The cold, dark fall and winter months can put a strain on anyone’s mood, but SAD is much more serious than occasional apathy or sadness. As previously stated, SAD is a type of depression characterized by a seasonal pattern. In order to be diagnosed with SAD, the person must demonstrate depression that begins and ends during a specific season every year with full remittance during other seasons. Also, evidence of a person’s depression with a seasonal pattern must occur for at least two years and the person must experience more seasons of depression than seasons without depression over a lifetime. The symptoms that characterize SAD include: 

  • Feeling sad or depressed most of the day (almost every day)
  • Loss of interest or pleasure in activities you once enjoyed 
  • Decreased energy and increased fatigue (despite increased sleep hours)
  • Changes in appetite, usually eating more and craving carbohydrates
  • Experiencing sleeping problems (sleeping too much, sleeping too little, trouble falling asleep, etc.)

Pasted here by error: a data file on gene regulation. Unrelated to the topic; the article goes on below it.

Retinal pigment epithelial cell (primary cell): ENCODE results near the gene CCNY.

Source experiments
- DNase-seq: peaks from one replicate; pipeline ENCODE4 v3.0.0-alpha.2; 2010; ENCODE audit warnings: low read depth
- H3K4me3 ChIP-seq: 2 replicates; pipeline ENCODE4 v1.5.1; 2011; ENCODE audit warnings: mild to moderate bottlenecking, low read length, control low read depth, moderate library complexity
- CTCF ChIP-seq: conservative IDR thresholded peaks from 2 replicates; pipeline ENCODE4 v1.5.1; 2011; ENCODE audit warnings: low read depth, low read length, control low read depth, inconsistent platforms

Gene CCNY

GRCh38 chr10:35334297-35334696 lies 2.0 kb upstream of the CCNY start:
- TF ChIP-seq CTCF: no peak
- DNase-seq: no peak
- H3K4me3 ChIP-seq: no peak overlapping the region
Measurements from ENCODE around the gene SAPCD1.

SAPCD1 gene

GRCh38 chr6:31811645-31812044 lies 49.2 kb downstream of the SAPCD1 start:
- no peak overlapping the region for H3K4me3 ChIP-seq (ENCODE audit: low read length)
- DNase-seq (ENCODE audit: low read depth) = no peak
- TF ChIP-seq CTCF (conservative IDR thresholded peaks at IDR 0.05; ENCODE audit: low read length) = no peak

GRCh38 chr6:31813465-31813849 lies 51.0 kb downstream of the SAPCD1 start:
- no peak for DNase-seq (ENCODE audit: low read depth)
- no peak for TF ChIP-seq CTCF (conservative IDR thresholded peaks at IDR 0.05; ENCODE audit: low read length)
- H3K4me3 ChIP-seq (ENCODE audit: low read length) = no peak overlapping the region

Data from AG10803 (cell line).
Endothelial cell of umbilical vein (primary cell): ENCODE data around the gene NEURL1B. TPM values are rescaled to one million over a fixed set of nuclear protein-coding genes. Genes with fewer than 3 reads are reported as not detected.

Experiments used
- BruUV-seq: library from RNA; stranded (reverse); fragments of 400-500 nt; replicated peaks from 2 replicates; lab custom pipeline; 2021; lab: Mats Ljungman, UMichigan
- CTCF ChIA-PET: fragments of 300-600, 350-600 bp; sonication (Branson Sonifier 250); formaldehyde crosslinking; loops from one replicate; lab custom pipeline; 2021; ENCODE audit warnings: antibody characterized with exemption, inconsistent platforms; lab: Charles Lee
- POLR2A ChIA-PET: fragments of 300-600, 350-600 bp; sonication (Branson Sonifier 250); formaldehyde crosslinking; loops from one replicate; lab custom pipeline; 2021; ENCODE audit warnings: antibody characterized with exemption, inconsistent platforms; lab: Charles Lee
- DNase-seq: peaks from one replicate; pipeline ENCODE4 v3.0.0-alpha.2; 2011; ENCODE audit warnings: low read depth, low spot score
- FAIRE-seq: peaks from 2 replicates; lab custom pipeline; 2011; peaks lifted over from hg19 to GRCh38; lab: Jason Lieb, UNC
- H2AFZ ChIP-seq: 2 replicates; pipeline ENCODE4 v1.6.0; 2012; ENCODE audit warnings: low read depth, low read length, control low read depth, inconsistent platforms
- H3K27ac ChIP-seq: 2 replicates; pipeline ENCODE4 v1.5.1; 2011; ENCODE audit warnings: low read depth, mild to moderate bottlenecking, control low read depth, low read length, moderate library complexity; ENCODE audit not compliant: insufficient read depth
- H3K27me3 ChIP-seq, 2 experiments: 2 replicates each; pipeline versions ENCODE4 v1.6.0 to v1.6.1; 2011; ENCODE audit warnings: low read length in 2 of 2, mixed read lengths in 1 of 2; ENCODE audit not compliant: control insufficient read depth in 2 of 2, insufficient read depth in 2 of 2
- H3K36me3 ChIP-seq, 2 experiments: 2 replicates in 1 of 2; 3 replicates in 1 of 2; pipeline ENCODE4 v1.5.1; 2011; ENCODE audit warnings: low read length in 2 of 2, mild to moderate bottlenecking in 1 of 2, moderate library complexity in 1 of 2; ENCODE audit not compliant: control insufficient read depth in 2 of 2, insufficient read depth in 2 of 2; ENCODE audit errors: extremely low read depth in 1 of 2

• Feeling sluggish (slow movements and speech) or restless (constant fidgeting and pacing)
  • Difficulty thinking, concentrating, or making decisions
  • Feeling hopeless, worthless, and/or guilty
  • Increased thoughts of death or suicide

As previously stated, although wintertime SAD is most common, the onset of SAD can happen in spring/summer or fall/winter. The overarching list of SAD symptoms typically remains similar across specific season onset, but there are some symptoms are particularly more prevalent in fall/winter SAD and some that are more prevalent in spring/summer SAD. Some of the symptoms that are often specific to fall/winter SAD include: